Atlético Mineiro continued the recent Brazilian domination of the most prestigious competition in South American club football, as they defeated Olimpia of Paraguay on penalties in an entertaining Copa Libertadores final.
Galo needed to overturn a two goal deficit from the first leg in Paraguay, and the home fans who packed into the Mineirão (attendance 58,620) certainly gave their side a lift to claw back the two goals they needed to take the game to extra time.
Jô put the home side ahead early on in the second half with an opportunist effort from twelve yards out. The Brazil forward pounced on a missed clearance by Wilson Pittoni, and forced the ball goal-ward with his right boot.
Olimpia’s Argentine forward Juan Carlos Ferreyra has a great chance to spoil the Mineirão party when he raced through and beat a wandering Mineiro goalkeeper Victor to the ball. With Victor all at sea, Ferreyra just had to compose himself and get a shot on target, but unfortunately he slipped at the vital moment, allowing Victor to recover.
Much of the talk in the build up to the game was focused on the future of Brazilian wonderkid Bernard, but he was forced to play much of this game in deeper positions as the Olimpia back five played a defensive line so low that there was nothing for him to run in behind!
However, Bernard still managed to set up the all important equalising goal with a cross for Leonardo Silva, who’d just regained his feet having been strewn on the floor claiming a penalty for an incident shortly before the goal. The referee gestured to Silva to get to his feet, which he did just in time to see Bernard’s cross, before rising and arching above the Olimpia defenders to perform a lobbed header back across goal and into the far corner.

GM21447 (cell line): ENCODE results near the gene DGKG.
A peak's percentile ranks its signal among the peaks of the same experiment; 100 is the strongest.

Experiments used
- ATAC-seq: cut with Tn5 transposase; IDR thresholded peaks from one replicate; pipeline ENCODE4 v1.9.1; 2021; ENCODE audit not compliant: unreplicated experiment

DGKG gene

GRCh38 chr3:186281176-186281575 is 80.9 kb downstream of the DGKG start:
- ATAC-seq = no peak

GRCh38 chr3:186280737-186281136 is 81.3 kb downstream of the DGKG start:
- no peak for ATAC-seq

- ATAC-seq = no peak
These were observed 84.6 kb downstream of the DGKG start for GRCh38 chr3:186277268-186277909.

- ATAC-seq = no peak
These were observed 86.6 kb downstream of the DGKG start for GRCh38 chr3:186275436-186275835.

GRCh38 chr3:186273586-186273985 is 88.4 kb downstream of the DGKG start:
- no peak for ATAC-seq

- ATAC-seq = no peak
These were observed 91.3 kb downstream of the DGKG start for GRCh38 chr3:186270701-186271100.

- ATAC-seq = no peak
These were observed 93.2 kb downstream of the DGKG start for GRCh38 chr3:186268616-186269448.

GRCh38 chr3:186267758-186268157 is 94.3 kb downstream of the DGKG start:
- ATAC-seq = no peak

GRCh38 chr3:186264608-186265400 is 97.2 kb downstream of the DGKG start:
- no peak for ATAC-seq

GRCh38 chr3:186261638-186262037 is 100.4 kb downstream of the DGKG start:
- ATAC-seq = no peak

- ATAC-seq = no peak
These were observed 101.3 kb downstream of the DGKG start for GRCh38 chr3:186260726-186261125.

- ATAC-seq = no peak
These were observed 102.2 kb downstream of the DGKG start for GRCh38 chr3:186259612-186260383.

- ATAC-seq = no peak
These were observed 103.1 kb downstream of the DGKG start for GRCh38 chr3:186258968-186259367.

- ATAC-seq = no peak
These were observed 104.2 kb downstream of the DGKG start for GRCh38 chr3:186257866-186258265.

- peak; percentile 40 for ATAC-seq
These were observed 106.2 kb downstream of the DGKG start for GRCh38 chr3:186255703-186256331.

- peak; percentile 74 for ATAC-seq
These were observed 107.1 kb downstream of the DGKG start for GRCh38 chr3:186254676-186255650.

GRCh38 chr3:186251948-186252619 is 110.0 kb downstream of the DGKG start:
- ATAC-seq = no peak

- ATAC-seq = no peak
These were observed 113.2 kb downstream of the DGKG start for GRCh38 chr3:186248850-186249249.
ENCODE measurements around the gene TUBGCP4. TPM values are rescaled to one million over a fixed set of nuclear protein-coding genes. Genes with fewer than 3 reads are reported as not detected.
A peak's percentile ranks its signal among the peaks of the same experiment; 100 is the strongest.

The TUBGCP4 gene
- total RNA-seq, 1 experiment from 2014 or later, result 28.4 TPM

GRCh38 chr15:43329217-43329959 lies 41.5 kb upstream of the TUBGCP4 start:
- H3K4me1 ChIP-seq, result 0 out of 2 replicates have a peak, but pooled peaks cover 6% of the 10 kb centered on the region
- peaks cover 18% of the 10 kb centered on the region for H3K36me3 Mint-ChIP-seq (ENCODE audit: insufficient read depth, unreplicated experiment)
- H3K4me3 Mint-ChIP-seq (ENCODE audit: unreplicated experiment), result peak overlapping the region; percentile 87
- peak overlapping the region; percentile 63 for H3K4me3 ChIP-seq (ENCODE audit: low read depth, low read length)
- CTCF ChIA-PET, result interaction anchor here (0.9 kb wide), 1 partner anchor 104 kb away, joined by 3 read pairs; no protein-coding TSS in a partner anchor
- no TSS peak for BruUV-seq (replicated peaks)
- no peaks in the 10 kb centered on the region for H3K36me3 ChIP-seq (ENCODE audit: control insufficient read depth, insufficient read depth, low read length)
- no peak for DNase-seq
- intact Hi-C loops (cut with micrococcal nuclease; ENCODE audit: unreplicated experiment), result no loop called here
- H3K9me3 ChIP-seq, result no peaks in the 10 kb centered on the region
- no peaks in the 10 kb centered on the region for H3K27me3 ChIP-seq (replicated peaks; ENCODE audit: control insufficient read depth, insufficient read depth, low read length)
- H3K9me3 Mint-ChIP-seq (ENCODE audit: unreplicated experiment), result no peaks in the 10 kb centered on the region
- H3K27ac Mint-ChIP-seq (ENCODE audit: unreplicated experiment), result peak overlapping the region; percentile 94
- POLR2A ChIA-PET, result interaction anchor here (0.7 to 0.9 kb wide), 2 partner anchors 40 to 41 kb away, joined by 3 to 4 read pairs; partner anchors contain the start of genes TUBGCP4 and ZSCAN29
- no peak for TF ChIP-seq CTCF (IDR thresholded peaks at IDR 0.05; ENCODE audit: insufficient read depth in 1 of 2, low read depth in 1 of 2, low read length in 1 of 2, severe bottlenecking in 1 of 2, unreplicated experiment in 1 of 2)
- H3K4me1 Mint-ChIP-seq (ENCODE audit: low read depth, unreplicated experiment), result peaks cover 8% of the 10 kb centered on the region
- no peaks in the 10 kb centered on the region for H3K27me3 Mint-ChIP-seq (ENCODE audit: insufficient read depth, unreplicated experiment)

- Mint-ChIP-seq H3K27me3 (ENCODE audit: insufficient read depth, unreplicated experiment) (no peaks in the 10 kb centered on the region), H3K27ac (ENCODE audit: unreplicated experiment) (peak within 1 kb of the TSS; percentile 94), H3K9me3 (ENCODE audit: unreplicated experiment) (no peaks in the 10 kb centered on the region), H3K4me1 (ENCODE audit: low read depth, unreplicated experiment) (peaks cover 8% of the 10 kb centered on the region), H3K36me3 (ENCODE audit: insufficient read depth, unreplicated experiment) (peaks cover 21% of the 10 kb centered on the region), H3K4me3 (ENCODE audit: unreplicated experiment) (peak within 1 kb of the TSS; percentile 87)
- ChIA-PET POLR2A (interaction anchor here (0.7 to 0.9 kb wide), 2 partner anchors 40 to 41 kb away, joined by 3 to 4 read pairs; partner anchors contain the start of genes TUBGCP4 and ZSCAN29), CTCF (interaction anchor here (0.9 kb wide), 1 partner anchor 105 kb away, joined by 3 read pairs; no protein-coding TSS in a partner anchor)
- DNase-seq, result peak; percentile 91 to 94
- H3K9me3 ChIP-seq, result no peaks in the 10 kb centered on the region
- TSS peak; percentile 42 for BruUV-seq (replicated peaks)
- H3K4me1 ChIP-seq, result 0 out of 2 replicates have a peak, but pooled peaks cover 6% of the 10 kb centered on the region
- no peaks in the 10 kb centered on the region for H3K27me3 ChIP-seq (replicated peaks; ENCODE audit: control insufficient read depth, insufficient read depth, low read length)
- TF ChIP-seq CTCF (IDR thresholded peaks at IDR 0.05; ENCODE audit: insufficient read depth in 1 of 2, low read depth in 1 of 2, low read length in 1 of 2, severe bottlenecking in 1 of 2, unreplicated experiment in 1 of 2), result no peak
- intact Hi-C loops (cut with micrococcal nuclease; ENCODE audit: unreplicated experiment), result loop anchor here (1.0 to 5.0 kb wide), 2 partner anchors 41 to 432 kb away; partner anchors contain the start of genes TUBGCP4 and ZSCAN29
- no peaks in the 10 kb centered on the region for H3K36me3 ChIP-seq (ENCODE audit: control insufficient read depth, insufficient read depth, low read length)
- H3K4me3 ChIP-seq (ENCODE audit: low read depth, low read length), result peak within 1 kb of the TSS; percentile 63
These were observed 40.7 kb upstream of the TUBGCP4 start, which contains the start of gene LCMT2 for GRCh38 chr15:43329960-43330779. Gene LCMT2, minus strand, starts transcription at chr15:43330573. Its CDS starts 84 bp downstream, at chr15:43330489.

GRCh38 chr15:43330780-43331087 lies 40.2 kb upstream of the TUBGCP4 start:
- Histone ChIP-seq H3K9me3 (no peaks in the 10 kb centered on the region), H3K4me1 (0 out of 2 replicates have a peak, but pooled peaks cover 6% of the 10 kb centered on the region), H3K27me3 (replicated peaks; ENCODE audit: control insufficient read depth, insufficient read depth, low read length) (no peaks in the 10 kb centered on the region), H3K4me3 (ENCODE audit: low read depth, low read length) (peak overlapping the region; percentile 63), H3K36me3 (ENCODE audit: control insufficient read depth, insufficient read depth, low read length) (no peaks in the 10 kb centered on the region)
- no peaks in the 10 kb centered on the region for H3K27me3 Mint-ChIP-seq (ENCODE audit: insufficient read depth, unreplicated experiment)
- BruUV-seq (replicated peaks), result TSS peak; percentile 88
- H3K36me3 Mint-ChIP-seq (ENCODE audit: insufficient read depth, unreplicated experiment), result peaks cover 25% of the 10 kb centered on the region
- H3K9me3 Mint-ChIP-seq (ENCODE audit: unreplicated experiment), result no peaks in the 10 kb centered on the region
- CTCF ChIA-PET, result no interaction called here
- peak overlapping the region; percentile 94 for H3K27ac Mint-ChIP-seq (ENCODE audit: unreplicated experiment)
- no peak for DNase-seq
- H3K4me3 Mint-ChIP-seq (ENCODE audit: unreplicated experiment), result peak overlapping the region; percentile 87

Olimpia had Julio Manzur sent off towards the end of normal time for two bookable offences, and this contributed to their downfall, but they still managed to hang on for a penalty shoot out, and even created a few chances of their own at set pieces in extra time.
The Atlético Mineiro penalties were converted by Alecsandro, Guilherme, Jô, and Leonardo Silva, whose names will go down in the clubs history. The latter two especially as they also scored the vital goals in normal time.
All this without even mentioning Ronaldinho, who was a big influence on this side throughout their cup run, and even when he might not have performed to the standards which have always expected of him, he was still an important factor in the team’s mentality to come back and win when required.
He joins a list of just eight players to win both the Champions League in Europe, and the Copa Libertadores in South America:
Ronaldinho: Barcelona 2006 – Atlético Mineiro 2013
Cafu: AC Milan 2007 – São Paulo 1992, 1993
Santiago Solari: Real Madrid 2002 – River Plate 1996 (part of squad, didn’t play)
Juan Pablo Sorín: Juventus 1996 (one game) – River Plate 1996
Dida: AC Milan 2003, 2007 – Cruzeiro 1997
Walter Samuel: Internazionale 2010 – Boca Juniors 2000
Roque Junior: Milan 2003 – Palmeiras 1999
Carlos Tévez: Manchester United 2008 – Boca Juniors 2003